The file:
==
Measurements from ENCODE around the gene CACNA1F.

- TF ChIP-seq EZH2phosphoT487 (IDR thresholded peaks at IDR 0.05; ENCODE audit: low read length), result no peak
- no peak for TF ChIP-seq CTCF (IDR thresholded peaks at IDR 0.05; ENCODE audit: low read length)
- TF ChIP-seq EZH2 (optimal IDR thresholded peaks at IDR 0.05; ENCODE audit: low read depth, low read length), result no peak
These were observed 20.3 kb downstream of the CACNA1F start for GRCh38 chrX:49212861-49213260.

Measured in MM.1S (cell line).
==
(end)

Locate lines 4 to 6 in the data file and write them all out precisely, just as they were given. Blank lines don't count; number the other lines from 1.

- TF ChIP-seq EZH2 (optimal IDR thresholded peaks at IDR 0.05; ENCODE audit: low read depth, low read length), result no peak
These were observed 20.3 kb downstream of the CACNA1F start for GRCh38 chrX:49212861-49213260.

Measured in MM.1S (cell line).